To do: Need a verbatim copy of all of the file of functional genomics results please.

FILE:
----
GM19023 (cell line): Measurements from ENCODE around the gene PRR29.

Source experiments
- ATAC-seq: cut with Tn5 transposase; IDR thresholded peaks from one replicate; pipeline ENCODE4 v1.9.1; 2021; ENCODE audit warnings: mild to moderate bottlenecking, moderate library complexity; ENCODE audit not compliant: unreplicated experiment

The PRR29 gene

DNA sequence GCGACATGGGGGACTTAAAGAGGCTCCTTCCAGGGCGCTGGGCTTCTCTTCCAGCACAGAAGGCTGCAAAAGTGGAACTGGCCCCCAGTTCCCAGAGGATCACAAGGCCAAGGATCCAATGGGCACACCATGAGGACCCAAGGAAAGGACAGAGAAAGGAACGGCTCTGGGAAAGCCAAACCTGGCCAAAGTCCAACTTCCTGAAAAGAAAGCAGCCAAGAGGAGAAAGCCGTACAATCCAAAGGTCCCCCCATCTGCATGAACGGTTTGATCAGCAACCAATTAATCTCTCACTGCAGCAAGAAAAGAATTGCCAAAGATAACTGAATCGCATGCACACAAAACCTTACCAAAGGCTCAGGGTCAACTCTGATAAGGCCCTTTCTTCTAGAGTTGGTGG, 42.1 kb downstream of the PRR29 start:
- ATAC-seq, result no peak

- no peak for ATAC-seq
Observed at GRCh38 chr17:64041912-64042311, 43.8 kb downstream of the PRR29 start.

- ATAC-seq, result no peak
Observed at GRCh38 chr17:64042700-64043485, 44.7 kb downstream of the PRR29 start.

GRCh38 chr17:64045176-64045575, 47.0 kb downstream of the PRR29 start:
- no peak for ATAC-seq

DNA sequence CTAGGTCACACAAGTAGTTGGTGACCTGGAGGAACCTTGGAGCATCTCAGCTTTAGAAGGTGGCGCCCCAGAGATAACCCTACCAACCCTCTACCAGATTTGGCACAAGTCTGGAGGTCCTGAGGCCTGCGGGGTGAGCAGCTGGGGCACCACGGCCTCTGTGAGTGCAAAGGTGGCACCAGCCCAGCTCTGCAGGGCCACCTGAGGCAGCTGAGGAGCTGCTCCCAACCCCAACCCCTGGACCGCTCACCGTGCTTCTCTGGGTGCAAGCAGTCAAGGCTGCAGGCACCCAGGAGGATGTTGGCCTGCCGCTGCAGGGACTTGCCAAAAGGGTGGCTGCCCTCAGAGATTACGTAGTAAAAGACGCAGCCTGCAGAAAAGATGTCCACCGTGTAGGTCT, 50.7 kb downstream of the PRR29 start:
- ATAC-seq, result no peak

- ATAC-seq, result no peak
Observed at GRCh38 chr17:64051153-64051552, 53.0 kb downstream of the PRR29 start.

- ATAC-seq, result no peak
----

GM19023 (cell line): Measurements from ENCODE around the gene PRR29.

Source experiments
- ATAC-seq: cut with Tn5 transposase; IDR thresholded peaks from one replicate; pipeline ENCODE4 v1.9.1; 2021; ENCODE audit warnings: mild to moderate bottlenecking, moderate library complexity; ENCODE audit not compliant: unreplicated experiment

The PRR29 gene

DNA sequence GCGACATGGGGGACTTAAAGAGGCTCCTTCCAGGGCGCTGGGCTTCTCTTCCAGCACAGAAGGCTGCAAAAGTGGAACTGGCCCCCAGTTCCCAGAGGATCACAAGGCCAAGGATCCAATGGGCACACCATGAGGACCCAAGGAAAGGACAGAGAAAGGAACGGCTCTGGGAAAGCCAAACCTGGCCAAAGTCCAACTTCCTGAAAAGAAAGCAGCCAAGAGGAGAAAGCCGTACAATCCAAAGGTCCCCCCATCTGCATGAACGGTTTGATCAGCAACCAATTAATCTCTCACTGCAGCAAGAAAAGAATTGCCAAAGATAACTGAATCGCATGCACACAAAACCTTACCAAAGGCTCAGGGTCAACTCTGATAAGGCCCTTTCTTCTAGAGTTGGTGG, 42.1 kb downstream of the PRR29 start:
- ATAC-seq, result no peak

- no peak for ATAC-seq
Observed at GRCh38 chr17:64041912-64042311, 43.8 kb downstream of the PRR29 start.

- ATAC-seq, result no peak
Observed at GRCh38 chr17:64042700-64043485, 44.7 kb downstream of the PRR29 start.

GRCh38 chr17:64045176-64045575, 47.0 kb downstream of the PRR29 start:
- no peak for ATAC-seq

DNA sequence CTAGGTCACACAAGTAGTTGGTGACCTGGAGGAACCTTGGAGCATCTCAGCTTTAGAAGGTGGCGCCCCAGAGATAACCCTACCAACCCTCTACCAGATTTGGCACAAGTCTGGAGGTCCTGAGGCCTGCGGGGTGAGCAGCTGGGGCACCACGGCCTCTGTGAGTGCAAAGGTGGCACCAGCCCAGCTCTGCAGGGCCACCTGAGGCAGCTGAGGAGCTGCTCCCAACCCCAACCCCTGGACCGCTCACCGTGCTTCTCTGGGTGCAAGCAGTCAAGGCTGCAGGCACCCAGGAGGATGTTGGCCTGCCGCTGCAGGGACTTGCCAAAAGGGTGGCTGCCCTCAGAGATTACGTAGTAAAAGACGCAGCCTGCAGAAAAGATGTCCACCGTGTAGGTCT, 50.7 kb downstream of the PRR29 start:
- ATAC-seq, result no peak

- ATAC-seq, result no peak
Observed at GRCh38 chr17:64051153-64051552, 53.0 kb downstream of the PRR29 start.

- ATAC-seq, result no peak